via Flickr/Dill Tom

Dinosaurs are fascinating, but a lot of what we know about these magnificent beasts is, of course speculation. Speculation based on evidence and science, but speculation nonetheless. There are plenty of convergent theories about them, all of which are interesting. For example, there’s a lot of debate as to how the dinosaurs died out: was it a volcano? A meteor? Something more gradual?

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Or, there’s the TV show “Barney & Friends”, which theorizes that all dinosaurs were bipedal creatures that could talk. And then there are the Young Earth Creationists. These are Christians who believe that, as the Bible says, the world was literally created in 7 days, which means that humans and dinosaurs coexisted (and died either in the flood that Noah’s Ark survived, or in the immediate aftermath.)

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Enter Texas’s Dinosaur Valley State Park. The park has been preserved thanks to the impressively well-preserved set of dinosaur tracks left in the ground. This part of the country was once the shore of a large body of water, and the footprints left in the stiff mud dried and became fossilized. Of course, there was a good bit of erosion on them over millions of years, so some of them have changed shape and size… and some might even look a bit like human tracks.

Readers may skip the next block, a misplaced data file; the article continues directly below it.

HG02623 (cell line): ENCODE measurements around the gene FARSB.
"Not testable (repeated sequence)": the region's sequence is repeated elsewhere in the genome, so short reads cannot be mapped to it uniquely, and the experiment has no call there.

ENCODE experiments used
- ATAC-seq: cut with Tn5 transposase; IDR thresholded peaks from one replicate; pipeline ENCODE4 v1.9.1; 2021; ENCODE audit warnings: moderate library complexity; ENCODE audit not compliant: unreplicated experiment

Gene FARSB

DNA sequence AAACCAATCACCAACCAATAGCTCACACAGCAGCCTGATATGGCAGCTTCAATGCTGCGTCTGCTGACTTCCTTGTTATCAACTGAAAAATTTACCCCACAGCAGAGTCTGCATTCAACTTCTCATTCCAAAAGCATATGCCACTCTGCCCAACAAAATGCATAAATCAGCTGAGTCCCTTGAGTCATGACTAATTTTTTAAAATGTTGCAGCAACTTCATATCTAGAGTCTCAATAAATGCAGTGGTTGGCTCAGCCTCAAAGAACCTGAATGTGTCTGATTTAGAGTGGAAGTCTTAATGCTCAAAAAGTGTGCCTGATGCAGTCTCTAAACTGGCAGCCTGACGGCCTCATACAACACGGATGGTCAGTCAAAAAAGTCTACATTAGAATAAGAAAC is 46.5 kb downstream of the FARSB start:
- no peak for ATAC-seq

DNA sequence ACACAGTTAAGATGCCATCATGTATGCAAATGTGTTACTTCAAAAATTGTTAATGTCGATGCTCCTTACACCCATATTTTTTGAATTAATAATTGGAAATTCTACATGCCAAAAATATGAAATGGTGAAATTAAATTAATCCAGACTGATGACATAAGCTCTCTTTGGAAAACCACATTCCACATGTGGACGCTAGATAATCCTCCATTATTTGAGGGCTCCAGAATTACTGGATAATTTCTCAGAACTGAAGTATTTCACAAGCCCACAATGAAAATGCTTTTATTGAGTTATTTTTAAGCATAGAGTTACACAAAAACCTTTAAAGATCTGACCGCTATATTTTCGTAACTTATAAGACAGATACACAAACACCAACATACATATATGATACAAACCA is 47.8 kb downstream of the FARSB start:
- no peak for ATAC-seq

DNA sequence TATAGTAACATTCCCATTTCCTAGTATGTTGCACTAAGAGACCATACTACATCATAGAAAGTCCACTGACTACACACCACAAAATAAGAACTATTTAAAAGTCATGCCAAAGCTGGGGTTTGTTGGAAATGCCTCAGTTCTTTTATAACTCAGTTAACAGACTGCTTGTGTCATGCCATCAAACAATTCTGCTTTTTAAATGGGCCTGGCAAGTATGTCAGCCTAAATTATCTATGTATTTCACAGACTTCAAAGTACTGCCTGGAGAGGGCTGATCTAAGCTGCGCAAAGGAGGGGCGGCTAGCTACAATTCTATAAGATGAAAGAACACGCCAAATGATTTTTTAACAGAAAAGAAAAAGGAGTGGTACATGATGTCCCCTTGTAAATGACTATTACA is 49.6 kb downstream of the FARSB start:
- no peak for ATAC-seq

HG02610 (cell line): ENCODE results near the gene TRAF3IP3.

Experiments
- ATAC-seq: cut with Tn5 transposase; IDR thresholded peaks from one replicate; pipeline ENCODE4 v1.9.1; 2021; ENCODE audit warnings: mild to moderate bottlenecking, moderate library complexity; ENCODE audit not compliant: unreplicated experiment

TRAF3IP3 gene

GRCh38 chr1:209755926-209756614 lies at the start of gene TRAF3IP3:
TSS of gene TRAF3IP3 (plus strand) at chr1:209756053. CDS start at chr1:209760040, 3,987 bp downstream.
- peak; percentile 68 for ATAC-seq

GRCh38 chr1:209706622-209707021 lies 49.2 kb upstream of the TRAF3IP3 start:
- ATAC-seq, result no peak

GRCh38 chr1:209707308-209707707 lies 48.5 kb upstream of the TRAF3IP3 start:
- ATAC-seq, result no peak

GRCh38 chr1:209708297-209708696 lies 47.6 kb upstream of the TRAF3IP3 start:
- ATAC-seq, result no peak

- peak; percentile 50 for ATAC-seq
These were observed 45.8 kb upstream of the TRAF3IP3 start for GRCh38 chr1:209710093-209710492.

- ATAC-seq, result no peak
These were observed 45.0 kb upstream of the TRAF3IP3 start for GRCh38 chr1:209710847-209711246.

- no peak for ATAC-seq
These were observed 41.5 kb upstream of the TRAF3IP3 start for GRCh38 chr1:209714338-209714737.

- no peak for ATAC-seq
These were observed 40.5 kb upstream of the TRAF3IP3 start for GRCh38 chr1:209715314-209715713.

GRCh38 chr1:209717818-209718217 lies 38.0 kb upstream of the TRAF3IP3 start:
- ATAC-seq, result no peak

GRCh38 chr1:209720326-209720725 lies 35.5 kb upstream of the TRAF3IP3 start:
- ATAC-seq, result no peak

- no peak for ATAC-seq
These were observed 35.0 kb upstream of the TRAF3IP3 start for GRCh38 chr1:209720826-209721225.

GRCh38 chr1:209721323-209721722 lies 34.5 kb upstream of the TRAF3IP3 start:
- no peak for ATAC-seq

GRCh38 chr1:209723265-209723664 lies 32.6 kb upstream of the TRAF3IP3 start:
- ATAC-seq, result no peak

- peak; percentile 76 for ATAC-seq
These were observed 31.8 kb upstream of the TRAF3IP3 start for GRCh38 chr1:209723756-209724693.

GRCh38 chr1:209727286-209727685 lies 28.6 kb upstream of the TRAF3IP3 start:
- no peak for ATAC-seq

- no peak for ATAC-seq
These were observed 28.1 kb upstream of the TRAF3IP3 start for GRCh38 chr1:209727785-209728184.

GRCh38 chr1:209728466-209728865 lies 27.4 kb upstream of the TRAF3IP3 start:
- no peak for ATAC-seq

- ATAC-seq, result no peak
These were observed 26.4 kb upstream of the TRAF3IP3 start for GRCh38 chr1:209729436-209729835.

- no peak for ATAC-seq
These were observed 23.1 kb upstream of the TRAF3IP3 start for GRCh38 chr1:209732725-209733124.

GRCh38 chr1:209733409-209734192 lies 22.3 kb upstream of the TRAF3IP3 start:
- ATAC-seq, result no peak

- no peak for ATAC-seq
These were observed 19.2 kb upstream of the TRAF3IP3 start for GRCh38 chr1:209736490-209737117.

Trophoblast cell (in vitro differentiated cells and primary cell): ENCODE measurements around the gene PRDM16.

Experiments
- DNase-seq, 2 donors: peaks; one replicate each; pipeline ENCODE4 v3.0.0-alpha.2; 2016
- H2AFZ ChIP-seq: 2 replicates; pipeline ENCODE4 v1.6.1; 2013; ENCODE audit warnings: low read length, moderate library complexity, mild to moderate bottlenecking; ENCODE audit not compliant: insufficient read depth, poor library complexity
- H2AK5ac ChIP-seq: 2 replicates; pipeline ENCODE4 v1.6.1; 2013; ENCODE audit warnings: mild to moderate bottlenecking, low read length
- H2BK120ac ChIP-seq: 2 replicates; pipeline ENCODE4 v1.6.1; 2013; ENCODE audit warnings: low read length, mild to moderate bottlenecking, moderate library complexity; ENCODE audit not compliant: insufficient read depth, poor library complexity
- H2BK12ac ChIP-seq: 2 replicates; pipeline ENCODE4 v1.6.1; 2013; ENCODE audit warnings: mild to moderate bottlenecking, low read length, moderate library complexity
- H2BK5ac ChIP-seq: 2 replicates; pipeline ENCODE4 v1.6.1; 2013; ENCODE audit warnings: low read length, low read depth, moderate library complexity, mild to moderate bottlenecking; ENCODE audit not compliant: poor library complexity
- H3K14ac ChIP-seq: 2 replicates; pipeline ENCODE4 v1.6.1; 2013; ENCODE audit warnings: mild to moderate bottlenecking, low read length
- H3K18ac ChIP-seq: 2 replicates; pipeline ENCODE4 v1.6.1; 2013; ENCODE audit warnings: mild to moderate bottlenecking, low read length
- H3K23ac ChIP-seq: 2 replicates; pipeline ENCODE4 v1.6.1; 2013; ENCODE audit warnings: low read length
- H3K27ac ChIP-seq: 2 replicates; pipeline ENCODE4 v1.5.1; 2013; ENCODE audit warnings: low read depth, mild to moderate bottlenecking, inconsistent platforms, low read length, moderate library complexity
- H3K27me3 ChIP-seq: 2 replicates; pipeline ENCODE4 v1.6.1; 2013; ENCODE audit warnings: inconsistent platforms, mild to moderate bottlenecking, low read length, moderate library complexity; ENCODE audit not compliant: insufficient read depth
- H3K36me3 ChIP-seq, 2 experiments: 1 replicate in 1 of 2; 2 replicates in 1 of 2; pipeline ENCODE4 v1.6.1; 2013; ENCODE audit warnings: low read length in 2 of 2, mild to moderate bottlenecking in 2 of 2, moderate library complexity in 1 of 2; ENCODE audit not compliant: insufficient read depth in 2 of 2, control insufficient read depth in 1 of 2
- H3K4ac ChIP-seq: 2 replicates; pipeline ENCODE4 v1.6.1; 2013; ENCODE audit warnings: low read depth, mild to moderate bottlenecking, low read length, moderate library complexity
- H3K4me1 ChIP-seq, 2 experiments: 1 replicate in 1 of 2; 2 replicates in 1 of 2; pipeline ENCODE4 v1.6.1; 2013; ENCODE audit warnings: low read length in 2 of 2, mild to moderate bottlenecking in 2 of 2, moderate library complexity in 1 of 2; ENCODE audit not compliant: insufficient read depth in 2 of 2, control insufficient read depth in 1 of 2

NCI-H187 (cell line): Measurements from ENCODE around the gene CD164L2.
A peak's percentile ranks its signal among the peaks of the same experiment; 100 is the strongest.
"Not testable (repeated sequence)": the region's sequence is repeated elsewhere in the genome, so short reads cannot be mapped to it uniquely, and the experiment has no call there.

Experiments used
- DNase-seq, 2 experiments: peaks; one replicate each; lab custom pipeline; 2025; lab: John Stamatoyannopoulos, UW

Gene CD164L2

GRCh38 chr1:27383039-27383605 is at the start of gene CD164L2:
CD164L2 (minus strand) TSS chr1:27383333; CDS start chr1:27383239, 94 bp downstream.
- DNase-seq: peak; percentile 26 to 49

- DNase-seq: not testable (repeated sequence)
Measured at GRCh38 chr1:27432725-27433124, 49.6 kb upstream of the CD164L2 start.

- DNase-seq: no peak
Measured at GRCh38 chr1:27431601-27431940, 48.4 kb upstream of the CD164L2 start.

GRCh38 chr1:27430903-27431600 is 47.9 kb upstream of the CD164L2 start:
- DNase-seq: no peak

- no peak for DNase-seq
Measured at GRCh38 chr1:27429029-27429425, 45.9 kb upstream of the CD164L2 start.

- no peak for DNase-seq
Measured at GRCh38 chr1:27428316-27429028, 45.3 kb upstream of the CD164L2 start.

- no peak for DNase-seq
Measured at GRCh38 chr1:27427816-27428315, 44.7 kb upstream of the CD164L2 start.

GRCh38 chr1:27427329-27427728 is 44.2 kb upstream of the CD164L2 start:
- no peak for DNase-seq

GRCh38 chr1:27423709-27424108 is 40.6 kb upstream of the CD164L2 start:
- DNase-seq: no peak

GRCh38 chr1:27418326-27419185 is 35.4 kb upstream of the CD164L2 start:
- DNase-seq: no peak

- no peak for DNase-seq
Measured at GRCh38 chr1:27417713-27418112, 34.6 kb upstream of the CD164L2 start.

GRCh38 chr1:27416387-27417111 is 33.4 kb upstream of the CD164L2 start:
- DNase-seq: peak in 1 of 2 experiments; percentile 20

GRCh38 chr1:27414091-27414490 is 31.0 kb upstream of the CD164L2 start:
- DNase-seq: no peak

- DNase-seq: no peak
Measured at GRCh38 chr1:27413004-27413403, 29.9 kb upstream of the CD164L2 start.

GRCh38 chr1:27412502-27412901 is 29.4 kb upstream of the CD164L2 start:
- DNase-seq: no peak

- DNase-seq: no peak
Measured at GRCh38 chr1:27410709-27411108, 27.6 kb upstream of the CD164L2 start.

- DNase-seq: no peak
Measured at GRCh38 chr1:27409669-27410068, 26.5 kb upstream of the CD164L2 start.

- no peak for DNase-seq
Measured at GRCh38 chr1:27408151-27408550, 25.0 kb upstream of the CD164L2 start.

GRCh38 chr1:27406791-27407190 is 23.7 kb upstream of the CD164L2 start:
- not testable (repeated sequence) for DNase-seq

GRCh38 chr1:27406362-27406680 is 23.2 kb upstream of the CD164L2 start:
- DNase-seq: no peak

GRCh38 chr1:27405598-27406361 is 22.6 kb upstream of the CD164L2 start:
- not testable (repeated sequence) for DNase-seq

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All of the controversy was made more heated by the fact that some locals made fake fossils with human footprints alongside dino tracks, which they sold. George Adams was one man who made money during the Great Depression by making moonshine and fake fossils, according to his granddaughter.

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Either way, visiting this almost-real-life Jurassic Park and seeing the tracks is a pretty mind-blowing experience. Many are located in the riverbed, so try and go on a day when it’s dry out so you can see them. The park also boasts 20 miles of hiking trails, fishing and swimming in the river (where dinosaurs swam!), camping, and, naturally, some giant dinosaur statues originally displayed at the New York World’s Fair of 1964.

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If that’s not enough dino craziness for you, then check out a few of America’s craziest dinosaur parks!

A guide to America’s craziest Dinosaur Parks on Roadtrippers




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